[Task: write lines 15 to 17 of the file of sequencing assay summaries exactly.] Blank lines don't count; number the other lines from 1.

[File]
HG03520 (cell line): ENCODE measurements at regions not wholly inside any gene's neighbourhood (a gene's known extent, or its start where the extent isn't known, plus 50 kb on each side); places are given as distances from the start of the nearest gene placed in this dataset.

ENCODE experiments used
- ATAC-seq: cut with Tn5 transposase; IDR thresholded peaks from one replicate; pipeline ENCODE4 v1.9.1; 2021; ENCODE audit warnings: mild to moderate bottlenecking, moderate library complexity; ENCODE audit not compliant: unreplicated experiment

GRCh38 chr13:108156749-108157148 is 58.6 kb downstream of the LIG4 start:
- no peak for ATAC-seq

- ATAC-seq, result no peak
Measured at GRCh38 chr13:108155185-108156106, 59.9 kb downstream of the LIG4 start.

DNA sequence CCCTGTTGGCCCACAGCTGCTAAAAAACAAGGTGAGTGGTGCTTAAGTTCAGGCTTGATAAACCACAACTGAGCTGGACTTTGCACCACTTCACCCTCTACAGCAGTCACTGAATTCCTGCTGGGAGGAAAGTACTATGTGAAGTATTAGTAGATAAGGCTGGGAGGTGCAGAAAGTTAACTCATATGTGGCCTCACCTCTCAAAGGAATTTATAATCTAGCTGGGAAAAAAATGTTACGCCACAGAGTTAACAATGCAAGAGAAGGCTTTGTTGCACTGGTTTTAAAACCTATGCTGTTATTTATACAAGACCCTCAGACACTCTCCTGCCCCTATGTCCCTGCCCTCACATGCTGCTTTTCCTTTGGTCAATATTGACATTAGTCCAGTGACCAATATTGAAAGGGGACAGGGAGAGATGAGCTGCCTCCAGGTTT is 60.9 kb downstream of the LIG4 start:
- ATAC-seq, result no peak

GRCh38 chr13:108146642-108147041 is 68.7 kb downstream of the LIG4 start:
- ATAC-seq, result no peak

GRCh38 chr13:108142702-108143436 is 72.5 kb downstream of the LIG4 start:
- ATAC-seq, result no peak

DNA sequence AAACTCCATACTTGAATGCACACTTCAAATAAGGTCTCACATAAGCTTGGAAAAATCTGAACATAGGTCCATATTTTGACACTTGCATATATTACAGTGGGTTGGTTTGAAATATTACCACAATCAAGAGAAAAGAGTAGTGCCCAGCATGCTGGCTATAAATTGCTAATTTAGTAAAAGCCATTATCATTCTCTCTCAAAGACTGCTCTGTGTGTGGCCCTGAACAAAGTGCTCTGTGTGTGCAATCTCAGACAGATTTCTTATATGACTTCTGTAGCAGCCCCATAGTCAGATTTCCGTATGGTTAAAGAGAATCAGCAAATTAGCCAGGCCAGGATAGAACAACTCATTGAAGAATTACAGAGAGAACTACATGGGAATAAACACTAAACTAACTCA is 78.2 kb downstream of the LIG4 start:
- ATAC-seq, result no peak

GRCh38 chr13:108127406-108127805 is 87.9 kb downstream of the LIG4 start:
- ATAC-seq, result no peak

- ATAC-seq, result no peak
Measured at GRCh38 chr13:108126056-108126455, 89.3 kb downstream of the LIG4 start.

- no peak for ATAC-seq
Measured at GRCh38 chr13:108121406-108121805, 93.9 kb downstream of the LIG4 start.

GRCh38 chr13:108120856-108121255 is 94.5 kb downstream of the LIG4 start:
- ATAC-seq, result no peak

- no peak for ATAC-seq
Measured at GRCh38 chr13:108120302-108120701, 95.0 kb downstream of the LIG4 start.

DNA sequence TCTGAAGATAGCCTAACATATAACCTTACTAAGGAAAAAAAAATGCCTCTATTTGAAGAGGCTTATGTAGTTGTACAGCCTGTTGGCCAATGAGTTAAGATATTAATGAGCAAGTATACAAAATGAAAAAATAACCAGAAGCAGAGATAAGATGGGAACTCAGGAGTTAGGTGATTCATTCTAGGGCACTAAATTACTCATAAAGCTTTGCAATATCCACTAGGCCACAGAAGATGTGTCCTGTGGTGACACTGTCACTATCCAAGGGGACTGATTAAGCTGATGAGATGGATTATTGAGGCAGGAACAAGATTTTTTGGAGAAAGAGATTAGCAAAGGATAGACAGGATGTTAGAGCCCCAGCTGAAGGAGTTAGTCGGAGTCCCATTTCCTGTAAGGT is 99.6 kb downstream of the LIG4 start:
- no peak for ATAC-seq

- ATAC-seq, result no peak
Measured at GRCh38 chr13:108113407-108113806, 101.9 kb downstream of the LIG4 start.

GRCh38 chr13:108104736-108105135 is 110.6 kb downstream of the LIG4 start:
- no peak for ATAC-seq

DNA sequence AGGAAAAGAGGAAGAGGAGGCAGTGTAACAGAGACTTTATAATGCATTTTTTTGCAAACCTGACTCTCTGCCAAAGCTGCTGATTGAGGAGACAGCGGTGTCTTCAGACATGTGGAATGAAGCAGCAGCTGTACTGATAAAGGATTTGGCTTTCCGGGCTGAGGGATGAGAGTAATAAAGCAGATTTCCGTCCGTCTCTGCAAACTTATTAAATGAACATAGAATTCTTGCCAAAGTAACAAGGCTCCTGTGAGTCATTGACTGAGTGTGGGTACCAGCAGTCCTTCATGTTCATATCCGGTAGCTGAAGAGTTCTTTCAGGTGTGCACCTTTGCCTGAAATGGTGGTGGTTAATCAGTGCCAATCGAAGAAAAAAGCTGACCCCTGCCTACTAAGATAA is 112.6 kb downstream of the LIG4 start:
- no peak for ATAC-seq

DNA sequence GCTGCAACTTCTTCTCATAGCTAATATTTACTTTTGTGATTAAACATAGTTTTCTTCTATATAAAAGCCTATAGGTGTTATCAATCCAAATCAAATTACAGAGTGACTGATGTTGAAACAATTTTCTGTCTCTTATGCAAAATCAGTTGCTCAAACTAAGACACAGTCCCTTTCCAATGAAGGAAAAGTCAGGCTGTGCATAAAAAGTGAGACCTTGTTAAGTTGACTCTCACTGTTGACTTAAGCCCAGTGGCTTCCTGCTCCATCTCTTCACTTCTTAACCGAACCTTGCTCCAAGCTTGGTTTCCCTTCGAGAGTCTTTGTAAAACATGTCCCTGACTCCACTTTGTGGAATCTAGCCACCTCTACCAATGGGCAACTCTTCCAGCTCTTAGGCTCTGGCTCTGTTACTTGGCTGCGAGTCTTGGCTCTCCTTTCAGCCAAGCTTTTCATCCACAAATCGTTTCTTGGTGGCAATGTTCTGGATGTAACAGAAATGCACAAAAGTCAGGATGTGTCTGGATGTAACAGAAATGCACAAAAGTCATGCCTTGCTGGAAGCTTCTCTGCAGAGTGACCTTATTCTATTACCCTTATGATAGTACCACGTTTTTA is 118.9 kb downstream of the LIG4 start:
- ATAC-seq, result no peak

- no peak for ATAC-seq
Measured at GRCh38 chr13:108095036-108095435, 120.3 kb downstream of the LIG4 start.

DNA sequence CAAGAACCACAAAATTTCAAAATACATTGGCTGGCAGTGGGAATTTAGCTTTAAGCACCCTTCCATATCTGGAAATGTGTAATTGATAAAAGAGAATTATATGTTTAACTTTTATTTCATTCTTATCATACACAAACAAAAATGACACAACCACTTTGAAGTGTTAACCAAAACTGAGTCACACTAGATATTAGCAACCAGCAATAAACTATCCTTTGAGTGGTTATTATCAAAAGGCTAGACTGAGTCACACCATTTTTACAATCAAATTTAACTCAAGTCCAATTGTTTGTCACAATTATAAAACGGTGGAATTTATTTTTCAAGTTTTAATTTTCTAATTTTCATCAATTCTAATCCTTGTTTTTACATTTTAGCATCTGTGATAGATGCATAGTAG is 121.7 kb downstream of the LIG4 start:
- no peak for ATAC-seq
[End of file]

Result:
- ATAC-seq, result no peak

GRCh38 chr13:108127406-108127805 is 87.9 kb downstream of the LIG4 start:
- ATAC-seq, result no peak